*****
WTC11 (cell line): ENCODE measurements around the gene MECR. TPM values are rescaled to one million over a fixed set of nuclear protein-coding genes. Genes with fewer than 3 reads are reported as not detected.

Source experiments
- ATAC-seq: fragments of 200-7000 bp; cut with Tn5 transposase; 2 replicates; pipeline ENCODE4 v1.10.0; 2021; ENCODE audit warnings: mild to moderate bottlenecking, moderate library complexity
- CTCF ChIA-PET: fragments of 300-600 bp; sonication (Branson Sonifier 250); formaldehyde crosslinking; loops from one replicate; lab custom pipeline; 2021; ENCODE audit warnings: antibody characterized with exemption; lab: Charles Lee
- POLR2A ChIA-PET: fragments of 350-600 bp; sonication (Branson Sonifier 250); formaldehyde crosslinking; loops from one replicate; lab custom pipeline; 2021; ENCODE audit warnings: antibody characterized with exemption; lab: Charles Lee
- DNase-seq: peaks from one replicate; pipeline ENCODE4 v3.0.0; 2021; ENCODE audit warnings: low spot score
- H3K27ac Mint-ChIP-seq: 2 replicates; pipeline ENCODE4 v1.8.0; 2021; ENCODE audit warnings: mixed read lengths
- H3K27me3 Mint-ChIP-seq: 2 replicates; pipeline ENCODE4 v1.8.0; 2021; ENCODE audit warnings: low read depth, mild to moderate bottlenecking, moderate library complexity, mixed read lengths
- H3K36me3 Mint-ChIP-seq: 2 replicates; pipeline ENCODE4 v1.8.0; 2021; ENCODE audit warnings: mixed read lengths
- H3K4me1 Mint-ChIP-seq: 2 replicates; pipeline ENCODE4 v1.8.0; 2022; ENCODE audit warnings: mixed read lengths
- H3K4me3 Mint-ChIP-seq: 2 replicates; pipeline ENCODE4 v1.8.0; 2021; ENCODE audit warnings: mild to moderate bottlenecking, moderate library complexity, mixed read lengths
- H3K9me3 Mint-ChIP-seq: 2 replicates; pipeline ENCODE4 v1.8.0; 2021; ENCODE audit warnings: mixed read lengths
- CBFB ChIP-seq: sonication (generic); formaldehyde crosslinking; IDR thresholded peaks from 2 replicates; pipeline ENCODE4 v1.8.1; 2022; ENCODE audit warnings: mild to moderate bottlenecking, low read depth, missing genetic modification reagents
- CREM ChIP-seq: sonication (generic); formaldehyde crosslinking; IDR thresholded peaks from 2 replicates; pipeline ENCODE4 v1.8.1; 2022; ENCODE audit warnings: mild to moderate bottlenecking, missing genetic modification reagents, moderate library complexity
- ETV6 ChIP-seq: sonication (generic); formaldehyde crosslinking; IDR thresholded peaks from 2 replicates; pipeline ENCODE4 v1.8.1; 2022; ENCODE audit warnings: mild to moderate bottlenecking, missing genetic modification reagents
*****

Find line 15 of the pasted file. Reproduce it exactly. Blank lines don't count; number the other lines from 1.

- ETV6 ChIP-seq: sonication (generic); formaldehyde crosslinking; IDR thresholded peaks from 2 replicates; pipeline ENCODE4 v1.8.1; 2022; ENCODE audit warnings: mild to moderate bottlenecking, missing genetic modification reagents